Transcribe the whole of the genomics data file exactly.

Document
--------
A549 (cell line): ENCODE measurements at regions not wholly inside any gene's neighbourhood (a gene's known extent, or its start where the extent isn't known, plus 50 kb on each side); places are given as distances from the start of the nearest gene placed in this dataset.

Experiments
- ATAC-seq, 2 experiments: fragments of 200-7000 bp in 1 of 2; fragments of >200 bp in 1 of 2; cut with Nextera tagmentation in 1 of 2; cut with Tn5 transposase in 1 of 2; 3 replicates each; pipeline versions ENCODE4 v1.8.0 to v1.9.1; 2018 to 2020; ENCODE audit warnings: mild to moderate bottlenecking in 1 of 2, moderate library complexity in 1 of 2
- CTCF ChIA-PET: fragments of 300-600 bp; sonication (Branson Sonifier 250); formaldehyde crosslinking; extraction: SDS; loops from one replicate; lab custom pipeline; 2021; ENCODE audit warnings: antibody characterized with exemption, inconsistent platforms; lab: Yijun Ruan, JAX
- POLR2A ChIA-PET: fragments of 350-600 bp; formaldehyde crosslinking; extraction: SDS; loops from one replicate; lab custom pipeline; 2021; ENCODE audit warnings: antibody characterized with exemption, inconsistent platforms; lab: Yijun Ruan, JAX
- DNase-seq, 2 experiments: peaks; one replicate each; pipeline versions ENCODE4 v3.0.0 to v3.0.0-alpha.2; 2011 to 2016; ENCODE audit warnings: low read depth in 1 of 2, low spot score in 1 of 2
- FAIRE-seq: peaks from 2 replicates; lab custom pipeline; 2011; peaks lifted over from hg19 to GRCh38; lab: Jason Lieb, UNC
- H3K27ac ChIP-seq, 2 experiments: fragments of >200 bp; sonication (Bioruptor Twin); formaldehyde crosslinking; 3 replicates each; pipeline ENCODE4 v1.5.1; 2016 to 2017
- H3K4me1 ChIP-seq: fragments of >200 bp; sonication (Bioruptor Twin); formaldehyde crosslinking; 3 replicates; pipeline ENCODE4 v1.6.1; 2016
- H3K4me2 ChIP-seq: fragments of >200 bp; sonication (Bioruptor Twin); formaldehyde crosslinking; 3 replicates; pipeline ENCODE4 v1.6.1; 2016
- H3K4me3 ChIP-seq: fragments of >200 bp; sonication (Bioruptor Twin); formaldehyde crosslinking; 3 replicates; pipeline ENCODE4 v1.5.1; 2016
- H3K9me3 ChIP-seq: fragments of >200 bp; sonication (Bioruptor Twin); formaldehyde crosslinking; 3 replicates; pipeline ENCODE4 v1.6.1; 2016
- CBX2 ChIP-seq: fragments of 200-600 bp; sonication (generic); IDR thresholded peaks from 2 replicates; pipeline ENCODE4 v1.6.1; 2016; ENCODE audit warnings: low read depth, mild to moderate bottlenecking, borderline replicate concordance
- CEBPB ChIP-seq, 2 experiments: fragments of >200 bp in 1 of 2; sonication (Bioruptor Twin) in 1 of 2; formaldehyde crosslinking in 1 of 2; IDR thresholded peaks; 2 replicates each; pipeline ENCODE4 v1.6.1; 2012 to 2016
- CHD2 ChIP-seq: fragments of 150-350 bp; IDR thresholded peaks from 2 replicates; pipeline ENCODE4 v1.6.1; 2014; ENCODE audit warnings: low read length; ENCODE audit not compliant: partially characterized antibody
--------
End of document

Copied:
A549 (cell line): ENCODE measurements at regions not wholly inside any gene's neighbourhood (a gene's known extent, or its start where the extent isn't known, plus 50 kb on each side); places are given as distances from the start of the nearest gene placed in this dataset.

Experiments
- ATAC-seq, 2 experiments: fragments of 200-7000 bp in 1 of 2; fragments of >200 bp in 1 of 2; cut with Nextera tagmentation in 1 of 2; cut with Tn5 transposase in 1 of 2; 3 replicates each; pipeline versions ENCODE4 v1.8.0 to v1.9.1; 2018 to 2020; ENCODE audit warnings: mild to moderate bottlenecking in 1 of 2, moderate library complexity in 1 of 2
- CTCF ChIA-PET: fragments of 300-600 bp; sonication (Branson Sonifier 250); formaldehyde crosslinking; extraction: SDS; loops from one replicate; lab custom pipeline; 2021; ENCODE audit warnings: antibody characterized with exemption, inconsistent platforms; lab: Yijun Ruan, JAX
- POLR2A ChIA-PET: fragments of 350-600 bp; formaldehyde crosslinking; extraction: SDS; loops from one replicate; lab custom pipeline; 2021; ENCODE audit warnings: antibody characterized with exemption, inconsistent platforms; lab: Yijun Ruan, JAX
- DNase-seq, 2 experiments: peaks; one replicate each; pipeline versions ENCODE4 v3.0.0 to v3.0.0-alpha.2; 2011 to 2016; ENCODE audit warnings: low read depth in 1 of 2, low spot score in 1 of 2
- FAIRE-seq: peaks from 2 replicates; lab custom pipeline; 2011; peaks lifted over from hg19 to GRCh38; lab: Jason Lieb, UNC
- H3K27ac ChIP-seq, 2 experiments: fragments of >200 bp; sonication (Bioruptor Twin); formaldehyde crosslinking; 3 replicates each; pipeline ENCODE4 v1.5.1; 2016 to 2017
- H3K4me1 ChIP-seq: fragments of >200 bp; sonication (Bioruptor Twin); formaldehyde crosslinking; 3 replicates; pipeline ENCODE4 v1.6.1; 2016
- H3K4me2 ChIP-seq: fragments of >200 bp; sonication (Bioruptor Twin); formaldehyde crosslinking; 3 replicates; pipeline ENCODE4 v1.6.1; 2016
- H3K4me3 ChIP-seq: fragments of >200 bp; sonication (Bioruptor Twin); formaldehyde crosslinking; 3 replicates; pipeline ENCODE4 v1.5.1; 2016
- H3K9me3 ChIP-seq: fragments of >200 bp; sonication (Bioruptor Twin); formaldehyde crosslinking; 3 replicates; pipeline ENCODE4 v1.6.1; 2016
- CBX2 ChIP-seq: fragments of 200-600 bp; sonication (generic); IDR thresholded peaks from 2 replicates; pipeline ENCODE4 v1.6.1; 2016; ENCODE audit warnings: low read depth, mild to moderate bottlenecking, borderline replicate concordance
- CEBPB ChIP-seq, 2 experiments: fragments of >200 bp in 1 of 2; sonication (Bioruptor Twin) in 1 of 2; formaldehyde crosslinking in 1 of 2; IDR thresholded peaks; 2 replicates each; pipeline ENCODE4 v1.6.1; 2012 to 2016
- CHD2 ChIP-seq: fragments of 150-350 bp; IDR thresholded peaks from 2 replicates; pipeline ENCODE4 v1.6.1; 2014; ENCODE audit warnings: low read length; ENCODE audit not compliant: partially characterized antibody